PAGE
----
Category Archives: Immigrant heritage
In Washington State in the year 1910, the census showed that one out of every four residents was foreign-born. Of the other three out of four, many were first-generation, born in the USA of immigrant parents, and having come to … Continue reading
Have you heard of Frederich Drumpf, a German immigrant who operated a restaurant in Seattle in the 1890s? Real historians use original documents and verify their sources, and in this essay by Seattle historian Rob Ketcherside, we see that getting … Continue reading
In the Spring of the year our thoughts turn to gardening.
Werner Lenggenhager (1899-1988) was a Swiss immigrant who lived in Australia and California before coming to Seattle in 1939 at age 40. A trip home to Switzerland in 1949 made Lenggenhager realize that historic buildings are not always valued until … Continue reading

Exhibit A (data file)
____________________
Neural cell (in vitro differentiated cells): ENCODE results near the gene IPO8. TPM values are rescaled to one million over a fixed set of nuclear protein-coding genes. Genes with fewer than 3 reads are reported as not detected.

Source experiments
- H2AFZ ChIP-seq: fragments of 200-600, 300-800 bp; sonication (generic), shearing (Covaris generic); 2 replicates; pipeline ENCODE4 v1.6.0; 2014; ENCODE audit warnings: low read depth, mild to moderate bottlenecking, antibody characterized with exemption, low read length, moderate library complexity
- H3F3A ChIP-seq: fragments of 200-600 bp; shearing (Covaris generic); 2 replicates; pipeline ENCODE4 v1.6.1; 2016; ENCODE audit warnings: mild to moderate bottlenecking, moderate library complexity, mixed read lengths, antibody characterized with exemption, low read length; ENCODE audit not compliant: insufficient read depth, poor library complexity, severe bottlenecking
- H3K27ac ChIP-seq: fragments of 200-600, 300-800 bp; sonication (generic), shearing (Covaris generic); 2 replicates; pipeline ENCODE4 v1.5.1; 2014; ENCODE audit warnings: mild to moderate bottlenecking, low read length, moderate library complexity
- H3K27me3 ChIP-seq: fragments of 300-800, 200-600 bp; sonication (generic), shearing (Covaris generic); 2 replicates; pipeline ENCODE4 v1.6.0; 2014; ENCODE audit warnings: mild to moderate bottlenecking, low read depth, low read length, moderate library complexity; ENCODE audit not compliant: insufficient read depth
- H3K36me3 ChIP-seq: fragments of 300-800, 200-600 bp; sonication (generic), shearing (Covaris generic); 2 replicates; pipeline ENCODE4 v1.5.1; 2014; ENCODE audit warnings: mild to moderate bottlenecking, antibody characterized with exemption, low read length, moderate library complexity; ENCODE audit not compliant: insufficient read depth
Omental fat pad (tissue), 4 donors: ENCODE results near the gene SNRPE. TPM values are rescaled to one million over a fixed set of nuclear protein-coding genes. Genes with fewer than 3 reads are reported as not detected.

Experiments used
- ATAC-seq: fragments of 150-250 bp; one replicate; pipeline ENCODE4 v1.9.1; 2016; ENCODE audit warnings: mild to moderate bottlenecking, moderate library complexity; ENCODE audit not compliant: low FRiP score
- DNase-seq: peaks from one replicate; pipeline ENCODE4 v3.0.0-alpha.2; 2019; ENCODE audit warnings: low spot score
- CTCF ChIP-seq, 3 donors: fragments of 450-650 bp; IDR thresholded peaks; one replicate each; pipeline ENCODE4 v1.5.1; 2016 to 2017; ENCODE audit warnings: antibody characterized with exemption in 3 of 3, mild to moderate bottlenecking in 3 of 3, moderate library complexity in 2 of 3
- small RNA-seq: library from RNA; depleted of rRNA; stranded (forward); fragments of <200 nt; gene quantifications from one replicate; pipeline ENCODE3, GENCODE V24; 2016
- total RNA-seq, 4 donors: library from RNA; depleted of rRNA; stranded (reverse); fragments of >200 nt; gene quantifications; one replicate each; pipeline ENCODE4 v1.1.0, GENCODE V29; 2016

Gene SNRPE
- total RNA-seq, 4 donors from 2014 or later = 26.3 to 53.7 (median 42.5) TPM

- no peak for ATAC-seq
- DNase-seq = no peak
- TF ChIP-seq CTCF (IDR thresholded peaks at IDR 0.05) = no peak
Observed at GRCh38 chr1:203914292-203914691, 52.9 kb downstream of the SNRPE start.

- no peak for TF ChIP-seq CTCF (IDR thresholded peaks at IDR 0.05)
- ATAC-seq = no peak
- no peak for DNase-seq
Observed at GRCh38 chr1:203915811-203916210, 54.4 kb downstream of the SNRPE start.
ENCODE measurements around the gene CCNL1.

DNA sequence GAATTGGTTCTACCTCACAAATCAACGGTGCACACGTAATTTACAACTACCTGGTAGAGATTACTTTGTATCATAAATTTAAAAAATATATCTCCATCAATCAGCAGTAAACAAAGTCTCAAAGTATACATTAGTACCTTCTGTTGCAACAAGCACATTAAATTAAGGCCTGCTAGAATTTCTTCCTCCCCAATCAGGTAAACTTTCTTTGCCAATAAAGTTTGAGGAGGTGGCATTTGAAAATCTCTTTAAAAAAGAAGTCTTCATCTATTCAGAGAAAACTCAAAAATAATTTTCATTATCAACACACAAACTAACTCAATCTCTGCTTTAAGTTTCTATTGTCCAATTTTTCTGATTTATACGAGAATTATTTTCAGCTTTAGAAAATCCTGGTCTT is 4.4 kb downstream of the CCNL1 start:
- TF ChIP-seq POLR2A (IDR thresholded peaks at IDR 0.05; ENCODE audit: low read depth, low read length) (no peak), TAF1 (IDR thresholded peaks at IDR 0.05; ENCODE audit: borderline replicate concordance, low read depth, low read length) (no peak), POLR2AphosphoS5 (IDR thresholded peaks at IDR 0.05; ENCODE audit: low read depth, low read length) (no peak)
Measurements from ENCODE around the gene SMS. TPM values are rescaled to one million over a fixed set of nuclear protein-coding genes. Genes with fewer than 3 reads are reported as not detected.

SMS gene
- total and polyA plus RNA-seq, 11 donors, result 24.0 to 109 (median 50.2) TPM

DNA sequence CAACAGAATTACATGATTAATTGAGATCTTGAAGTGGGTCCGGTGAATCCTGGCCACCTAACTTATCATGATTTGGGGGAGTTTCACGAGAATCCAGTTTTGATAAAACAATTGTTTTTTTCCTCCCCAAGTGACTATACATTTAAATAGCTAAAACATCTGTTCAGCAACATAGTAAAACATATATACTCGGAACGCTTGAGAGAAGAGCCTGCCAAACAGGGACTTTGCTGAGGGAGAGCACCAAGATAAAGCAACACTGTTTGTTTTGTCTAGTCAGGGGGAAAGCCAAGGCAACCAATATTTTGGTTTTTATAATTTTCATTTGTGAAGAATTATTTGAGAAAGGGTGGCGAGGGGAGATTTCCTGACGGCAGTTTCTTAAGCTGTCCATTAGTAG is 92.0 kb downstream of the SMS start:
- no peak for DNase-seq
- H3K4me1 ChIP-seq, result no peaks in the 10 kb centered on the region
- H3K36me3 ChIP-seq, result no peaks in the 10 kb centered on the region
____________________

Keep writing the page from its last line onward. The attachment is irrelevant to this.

Census records of 1920 show that there were quite a few immigrants living in the northeast Seattle neighborhood of Wedgwood that year. Germans who built their own houses and settled in Wedgwood included John Herkenrath, Gustav Morris, and William Voss, … Continue reading
When I was growing up in the 1950s in Seattle I was fascinated by the stories my elderly relatives told of “the olden days.” It doesn’t seem possible that I could have known people who were born in the 1880s, … Continue reading
The Nordic Heritage Museum in Seattle is the only museum in the United States which recognizes the contribution of immigrants from the five Nordic countries: Denmark, Finland, Iceland, Norway and Sweden. It is particularly appropriate for the Museum to be … Continue reading